In the Christian telling of the world’s story, the world/cosmos belongs to God. God is the Creator and Sustainer of all that is; God is also the perfectly righteous and just Judge. When wrongs are committed, something is not only owed to those we have wronged; something is also owed to God. In other words, I cannot only sin against my neighbor; in so doing, I also always sin against God as well. There are two dimensions of relationship that need to be repaired, restored, rectified, made whole: my “vertical” relationship with God and my “horizontal” relationship to my neighbor whom I have wronged.
If we dismiss “God” from our thinking about forgiveness, that will inevitably give us license to dismiss our neighbors, too. We can punish, incarcerate, isolate, execute, but none of that will make the small worlds of individual lives or the large world that is all of our lives together whole. For that, forgiveness is required.
Respectable folk like me imagine that there is some sort of category difference between me and the murderer. I live within a self-deceiving illusion concerning my innate goodness and virtue. But if, and as I try, to follow Jesus (“I was in prison and you visited me”), as I listen to their stories, it begins to dawn on me: if I had lived the lives they have lived, I could very well have done the things they have done. The reason I have not done the terrible things of which I, too, am capable, is not so much because of my courage, integrity and virtue, but more because of my cowardice, lack of opportunity and the “accidentals” of my birth, genetics, personal history, etc. Put me in the wrong set of circumstances, put me under the wrong kinds of pressures, and there is no telling what I am capable of doing.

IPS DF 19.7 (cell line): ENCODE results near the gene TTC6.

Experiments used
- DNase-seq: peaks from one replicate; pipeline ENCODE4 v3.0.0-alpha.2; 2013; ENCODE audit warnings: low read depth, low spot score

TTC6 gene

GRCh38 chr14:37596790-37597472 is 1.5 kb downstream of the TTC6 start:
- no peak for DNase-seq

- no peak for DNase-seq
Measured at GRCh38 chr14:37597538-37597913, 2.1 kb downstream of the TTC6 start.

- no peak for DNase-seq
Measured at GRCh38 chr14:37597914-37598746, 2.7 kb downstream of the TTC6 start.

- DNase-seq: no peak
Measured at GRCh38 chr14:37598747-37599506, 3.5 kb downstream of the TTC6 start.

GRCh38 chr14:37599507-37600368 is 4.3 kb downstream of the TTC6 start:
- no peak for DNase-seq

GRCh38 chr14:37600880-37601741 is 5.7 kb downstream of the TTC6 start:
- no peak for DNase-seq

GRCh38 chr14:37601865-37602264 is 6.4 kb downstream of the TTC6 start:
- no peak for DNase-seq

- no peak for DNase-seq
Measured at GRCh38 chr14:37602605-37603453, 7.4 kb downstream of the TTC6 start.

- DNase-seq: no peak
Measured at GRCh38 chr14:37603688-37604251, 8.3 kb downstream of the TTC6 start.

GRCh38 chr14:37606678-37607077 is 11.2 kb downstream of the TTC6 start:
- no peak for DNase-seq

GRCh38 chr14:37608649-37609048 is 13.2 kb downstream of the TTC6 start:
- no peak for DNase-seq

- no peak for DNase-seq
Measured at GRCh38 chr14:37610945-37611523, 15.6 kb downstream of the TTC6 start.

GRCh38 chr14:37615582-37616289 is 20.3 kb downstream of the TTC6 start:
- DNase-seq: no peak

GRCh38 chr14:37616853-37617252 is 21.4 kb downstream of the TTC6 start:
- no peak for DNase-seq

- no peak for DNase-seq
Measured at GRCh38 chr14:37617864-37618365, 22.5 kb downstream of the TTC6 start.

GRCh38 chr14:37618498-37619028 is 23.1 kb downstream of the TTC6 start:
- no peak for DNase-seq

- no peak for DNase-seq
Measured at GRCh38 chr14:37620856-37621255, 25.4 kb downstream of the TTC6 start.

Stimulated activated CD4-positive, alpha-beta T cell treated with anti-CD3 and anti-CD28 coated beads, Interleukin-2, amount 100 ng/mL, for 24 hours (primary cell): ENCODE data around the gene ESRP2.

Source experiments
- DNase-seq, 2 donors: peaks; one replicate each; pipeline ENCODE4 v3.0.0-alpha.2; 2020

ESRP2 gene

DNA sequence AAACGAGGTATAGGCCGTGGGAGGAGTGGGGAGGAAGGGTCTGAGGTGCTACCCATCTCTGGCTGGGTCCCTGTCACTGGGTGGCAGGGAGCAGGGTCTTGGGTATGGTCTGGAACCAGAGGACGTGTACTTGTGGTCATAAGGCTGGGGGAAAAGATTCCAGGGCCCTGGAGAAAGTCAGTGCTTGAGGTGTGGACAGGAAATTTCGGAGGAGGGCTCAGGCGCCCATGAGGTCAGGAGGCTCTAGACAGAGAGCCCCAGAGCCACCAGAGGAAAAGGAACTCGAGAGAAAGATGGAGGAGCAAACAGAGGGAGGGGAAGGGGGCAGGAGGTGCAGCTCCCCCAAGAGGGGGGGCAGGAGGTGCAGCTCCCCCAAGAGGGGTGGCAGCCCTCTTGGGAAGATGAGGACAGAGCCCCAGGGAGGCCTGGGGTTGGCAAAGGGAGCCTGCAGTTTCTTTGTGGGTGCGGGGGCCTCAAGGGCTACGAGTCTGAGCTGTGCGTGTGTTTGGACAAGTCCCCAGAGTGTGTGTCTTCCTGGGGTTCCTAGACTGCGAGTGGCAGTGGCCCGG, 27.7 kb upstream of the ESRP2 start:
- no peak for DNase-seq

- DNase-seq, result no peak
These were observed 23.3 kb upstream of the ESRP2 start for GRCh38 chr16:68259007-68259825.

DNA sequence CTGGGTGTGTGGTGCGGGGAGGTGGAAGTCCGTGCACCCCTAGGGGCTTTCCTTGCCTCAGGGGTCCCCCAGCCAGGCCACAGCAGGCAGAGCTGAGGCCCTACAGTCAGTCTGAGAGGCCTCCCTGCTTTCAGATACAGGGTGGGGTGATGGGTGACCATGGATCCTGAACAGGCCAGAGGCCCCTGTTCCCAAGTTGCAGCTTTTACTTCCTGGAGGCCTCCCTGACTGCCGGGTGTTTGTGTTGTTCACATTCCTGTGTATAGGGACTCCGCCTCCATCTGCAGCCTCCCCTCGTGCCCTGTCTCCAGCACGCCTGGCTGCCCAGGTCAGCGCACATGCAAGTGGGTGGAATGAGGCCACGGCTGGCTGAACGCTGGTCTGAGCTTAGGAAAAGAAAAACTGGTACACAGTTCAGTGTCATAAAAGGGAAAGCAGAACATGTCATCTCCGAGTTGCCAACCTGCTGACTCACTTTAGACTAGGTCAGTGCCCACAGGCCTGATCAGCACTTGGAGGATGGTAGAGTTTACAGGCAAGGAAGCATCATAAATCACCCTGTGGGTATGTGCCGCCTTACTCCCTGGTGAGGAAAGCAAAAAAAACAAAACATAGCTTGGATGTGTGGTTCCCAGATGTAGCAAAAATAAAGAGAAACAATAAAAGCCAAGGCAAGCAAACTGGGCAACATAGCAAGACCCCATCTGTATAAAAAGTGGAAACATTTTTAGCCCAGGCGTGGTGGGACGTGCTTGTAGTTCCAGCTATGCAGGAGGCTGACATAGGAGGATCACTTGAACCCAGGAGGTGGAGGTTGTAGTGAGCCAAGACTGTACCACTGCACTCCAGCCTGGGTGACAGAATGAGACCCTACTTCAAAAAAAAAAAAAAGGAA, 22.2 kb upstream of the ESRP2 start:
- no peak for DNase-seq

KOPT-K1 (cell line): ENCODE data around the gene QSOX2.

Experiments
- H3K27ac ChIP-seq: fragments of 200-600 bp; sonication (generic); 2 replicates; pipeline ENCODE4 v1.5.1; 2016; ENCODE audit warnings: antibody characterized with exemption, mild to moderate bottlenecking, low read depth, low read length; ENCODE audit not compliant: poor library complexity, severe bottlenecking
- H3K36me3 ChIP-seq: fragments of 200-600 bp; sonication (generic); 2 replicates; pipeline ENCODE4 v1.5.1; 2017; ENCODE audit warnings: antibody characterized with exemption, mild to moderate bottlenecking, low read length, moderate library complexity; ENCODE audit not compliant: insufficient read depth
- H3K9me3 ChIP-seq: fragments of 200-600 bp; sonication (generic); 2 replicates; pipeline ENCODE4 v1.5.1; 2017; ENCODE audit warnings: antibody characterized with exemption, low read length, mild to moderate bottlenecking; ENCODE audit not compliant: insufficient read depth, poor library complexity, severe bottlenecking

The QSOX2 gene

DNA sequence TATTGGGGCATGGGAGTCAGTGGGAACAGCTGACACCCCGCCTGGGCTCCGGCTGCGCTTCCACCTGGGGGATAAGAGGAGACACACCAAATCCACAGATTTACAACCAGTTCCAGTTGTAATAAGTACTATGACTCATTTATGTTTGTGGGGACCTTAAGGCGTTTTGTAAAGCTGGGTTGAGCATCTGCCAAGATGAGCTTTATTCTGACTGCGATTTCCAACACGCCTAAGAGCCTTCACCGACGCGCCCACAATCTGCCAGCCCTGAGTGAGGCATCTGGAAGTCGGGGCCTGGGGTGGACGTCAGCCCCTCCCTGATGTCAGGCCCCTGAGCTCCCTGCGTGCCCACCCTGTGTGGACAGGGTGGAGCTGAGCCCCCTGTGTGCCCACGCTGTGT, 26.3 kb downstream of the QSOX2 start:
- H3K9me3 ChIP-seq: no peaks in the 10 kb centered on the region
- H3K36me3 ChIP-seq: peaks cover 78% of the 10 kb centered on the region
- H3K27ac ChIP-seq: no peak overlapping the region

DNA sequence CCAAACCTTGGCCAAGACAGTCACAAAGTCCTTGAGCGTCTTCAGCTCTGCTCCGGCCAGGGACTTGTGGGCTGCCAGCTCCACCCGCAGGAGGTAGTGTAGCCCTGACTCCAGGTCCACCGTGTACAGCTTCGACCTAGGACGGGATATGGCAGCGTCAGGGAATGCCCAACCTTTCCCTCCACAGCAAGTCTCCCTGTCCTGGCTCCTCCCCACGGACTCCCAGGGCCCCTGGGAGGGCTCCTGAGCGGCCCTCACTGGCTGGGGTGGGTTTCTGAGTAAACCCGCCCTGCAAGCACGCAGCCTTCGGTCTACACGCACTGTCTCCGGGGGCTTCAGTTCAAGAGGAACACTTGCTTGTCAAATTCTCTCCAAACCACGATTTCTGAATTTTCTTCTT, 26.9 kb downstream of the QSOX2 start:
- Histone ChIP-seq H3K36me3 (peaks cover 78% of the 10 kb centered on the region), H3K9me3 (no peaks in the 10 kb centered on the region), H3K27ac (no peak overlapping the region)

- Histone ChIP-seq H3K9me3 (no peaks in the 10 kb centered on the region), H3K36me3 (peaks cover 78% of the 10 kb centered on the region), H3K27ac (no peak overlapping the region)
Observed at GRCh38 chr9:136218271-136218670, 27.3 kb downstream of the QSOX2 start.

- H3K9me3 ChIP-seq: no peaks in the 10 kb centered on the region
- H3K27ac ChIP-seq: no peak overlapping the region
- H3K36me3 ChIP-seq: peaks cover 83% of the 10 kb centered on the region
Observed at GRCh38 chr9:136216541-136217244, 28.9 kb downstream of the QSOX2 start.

When wrongs are done, when evil is done, when relationships and lives are fractured and broken by crime and by sin, it costs to move towards the recovery of health and wholeness. The basic “balancing of the books” that human legal systems attempt—public shaming, fines, restitution, community service, incarceration—are necessary as far as they go. God simply is interested in going much further.
I think we all can deeply empathize with the mother who calls down eternal curses upon the murderer of her child. And we also have examples of those who have suffered similar losses and who, in their victim impact statements, fully name the wrong that has been done by the perpetrator and name the tremendous costs that they bear because of the crime—and choose, at even greater cost and with great courage, to keep going: I forgive you.
No one should ever be forced to forgive, or shamed for not doing so. But the crime has happened, the losses are already upon them, the consequences may continue for years or even for the rest of their lives. And so the question: Now what? What can free us from the wrongs we have suffered and the wrongs we have committed, what will free us from having the rest of our lives defined by evil?
With humans, forgiveness is impossible; with God, nothing is impossible.